According to Jordan, there are three possible sources of the methane — either it is seeping upward into groundwater reservoirs from formations deeper in the earth, using natural faults; it is from naturally occurring gas deposits within the Wasatch Formation; or it is migrating upward into the Wasatch Formation using faults linked to gas-drilling activities, perhaps even the well bores themselves.
Meanwhile the debate over disclosure of chemicals used in hydraulic fracturing goes on. Here’s a report from David O. Williams writing for the Colorado Independent. From the article:
Forty-six members of Congress, including Colorado Democratic Reps. Jared Polis and Diana DeGette, sent a letter to former Colorado senator and current Interior Secretary Ken Salazar Thursday backing the disclosure of secret chemicals used in the controversial natural gas drilling process called hydraulic fracturing, or “fracking.” Polis and DeGette, along with Rep. Maurice Hinchey, D-N.Y., co-sponsored the Fracturing Responsibility and Awareness of Chemicals (FRAC) Act in 2009, only to see it languish in the overall gridlock over energy policy and climate-change legislation. Dubbed the “Haliburton Loophole” for the oil services company that perfected the process, fracking was granted an exemption from the Safe Drinking Water Act during the Bush-Cheney administration in 2005.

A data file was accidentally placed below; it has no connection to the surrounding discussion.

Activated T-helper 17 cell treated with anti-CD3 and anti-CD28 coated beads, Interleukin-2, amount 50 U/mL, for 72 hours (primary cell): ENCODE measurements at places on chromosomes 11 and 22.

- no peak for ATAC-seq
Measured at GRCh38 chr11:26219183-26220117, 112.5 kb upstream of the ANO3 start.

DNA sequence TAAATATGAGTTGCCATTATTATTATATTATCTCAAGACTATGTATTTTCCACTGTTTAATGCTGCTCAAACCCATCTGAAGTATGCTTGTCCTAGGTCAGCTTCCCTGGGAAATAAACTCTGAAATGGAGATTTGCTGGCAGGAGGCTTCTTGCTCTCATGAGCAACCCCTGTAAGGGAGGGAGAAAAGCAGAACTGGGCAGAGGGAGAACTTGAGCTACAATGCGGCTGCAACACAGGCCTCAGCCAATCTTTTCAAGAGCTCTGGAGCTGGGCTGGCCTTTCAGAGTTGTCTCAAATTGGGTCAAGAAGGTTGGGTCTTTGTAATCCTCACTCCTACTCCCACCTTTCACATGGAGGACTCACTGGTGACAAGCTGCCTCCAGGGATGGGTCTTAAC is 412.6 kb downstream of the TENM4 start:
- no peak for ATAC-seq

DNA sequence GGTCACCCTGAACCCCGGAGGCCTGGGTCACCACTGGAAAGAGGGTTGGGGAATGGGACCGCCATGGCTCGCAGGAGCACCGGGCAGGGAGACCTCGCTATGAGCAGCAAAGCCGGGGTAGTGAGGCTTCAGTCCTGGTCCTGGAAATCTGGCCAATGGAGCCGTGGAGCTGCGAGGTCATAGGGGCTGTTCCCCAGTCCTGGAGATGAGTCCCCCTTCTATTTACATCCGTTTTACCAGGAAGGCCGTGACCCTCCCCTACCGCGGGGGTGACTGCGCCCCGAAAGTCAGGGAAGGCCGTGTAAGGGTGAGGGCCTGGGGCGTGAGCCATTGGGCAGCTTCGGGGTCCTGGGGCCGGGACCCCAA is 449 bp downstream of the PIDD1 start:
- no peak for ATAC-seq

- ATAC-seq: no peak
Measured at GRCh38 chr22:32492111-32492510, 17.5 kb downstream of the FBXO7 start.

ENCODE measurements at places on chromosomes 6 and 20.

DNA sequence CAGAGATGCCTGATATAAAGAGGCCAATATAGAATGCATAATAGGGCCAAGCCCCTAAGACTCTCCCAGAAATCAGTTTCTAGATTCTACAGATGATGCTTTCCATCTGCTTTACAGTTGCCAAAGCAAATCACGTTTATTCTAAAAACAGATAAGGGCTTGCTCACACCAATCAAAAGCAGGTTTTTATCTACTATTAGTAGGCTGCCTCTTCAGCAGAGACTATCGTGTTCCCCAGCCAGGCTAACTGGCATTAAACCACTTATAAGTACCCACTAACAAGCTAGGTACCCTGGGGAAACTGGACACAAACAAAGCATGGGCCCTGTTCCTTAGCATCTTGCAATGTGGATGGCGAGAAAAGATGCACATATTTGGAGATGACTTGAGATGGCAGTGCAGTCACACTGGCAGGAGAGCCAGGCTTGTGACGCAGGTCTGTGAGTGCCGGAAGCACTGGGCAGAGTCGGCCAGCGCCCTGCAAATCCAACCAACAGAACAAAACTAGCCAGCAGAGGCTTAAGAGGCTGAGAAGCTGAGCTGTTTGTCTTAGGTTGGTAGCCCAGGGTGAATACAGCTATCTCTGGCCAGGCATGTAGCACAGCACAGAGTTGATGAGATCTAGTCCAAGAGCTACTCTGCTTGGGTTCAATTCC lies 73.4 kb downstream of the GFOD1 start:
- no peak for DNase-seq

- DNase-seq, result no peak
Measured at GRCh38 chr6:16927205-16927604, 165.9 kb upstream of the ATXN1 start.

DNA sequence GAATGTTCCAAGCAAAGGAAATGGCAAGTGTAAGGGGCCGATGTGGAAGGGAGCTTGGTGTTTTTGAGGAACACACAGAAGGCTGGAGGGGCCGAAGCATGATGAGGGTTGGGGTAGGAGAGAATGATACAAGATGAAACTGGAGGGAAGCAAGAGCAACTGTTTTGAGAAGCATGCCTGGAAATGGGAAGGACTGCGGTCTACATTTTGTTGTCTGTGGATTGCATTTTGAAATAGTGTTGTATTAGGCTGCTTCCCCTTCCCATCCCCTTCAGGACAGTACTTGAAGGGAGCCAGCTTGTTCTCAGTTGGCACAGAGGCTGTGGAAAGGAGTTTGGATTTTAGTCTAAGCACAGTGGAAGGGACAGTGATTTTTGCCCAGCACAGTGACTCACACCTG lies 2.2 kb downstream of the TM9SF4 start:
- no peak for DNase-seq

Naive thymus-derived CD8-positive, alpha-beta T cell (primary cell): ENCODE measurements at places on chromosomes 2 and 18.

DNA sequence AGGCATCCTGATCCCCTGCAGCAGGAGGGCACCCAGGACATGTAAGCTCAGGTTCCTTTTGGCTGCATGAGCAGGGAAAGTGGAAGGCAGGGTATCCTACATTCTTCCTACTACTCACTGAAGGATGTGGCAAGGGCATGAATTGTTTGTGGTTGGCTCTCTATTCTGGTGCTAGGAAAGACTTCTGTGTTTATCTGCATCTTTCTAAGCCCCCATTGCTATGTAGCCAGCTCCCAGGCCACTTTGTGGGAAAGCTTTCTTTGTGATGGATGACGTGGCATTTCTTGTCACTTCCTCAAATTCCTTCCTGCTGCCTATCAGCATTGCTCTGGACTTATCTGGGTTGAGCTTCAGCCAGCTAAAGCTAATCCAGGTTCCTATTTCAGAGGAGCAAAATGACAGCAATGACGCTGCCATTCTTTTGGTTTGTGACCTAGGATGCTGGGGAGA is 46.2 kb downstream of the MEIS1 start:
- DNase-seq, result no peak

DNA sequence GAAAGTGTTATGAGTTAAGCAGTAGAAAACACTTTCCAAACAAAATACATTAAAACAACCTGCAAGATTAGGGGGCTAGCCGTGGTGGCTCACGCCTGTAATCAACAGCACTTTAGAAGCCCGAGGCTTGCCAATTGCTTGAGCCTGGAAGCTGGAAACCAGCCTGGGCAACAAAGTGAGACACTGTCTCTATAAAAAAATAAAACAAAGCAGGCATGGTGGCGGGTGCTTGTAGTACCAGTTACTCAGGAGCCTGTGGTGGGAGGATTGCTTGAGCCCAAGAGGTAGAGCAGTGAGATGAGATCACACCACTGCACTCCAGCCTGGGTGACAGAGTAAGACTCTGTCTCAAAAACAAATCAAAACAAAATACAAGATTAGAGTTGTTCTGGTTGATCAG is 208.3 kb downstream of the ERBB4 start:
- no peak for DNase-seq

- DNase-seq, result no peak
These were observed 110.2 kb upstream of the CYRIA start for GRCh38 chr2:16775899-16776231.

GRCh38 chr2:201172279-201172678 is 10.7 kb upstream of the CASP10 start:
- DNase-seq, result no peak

From the Delta County Indpendent (Hank Lohmeyer):
[Andy] Wick, who served as board president during 2010, reported that the Butte Ditch Company completed a lengthy and involved process of getting about six cfs of tail water, called the Cedar Run Tributary, decreed for company ownership and use. Final word of the decree came on Nov. 11, Wick said. Also during 2010, new company bylaws were approved, and an elegant, hand drawn map from the early 20th century showing the original Butte Ditch has been matted, framed, and hung in the town hall community room. The map display is accompanied by two other original documents: a handwritten letter from 1916 and a list of water users from that same time…